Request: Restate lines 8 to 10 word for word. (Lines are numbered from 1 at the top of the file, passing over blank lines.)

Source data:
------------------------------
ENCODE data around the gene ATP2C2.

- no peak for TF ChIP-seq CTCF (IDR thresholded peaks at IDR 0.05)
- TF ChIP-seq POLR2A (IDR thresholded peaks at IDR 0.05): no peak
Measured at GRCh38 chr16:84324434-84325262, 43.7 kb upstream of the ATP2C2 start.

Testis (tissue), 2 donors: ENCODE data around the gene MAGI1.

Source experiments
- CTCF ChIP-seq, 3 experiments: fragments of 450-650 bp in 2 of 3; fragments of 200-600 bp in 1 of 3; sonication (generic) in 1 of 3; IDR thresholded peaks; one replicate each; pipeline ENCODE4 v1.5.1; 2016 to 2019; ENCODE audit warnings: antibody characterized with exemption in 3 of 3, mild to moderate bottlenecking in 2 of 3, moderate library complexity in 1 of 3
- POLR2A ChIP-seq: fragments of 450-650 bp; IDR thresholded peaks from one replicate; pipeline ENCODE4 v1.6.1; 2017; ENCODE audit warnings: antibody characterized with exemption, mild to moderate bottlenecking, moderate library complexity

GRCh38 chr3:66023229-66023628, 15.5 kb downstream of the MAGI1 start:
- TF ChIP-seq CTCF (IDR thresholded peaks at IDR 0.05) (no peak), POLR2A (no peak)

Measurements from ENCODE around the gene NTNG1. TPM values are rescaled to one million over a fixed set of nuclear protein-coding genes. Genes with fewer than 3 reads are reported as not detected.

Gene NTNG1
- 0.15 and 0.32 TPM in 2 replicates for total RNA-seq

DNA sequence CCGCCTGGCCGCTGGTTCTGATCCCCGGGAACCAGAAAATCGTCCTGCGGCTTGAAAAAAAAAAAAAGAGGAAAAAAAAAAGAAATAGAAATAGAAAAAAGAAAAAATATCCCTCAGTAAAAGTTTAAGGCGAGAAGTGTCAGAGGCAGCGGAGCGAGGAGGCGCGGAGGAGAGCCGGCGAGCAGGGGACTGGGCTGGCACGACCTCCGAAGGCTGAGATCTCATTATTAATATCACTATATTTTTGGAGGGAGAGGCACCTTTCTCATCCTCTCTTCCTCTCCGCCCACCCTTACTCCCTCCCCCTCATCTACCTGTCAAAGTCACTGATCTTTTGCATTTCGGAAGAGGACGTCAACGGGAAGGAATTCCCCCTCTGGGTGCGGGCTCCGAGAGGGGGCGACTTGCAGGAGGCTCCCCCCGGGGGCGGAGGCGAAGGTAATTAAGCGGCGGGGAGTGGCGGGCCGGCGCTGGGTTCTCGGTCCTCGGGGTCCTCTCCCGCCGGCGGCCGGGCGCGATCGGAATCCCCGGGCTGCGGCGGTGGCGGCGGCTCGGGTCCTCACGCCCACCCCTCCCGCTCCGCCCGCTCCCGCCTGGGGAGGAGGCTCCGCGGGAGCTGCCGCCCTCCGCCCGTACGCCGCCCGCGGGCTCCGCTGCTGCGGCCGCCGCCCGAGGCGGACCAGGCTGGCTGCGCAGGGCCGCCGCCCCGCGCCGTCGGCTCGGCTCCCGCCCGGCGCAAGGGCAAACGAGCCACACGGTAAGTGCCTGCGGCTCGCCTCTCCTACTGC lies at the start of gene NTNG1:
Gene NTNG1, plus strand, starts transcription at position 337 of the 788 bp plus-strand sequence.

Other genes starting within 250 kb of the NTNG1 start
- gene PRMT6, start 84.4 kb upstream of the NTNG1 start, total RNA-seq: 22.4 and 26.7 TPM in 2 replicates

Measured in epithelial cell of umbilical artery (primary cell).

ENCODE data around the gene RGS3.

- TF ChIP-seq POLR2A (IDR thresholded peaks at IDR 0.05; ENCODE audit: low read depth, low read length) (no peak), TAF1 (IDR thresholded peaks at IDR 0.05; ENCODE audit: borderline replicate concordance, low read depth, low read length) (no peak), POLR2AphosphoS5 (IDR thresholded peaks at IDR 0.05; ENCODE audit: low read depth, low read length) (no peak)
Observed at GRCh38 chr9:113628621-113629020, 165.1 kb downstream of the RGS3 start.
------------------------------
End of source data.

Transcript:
- POLR2A ChIP-seq: fragments of 450-650 bp; IDR thresholded peaks from one replicate; pipeline ENCODE4 v1.6.1; 2017; ENCODE audit warnings: antibody characterized with exemption, mild to moderate bottlenecking, moderate library complexity

GRCh38 chr3:66023229-66023628, 15.5 kb downstream of the MAGI1 start:
- TF ChIP-seq CTCF (IDR thresholded peaks at IDR 0.05) (no peak), POLR2A (no peak)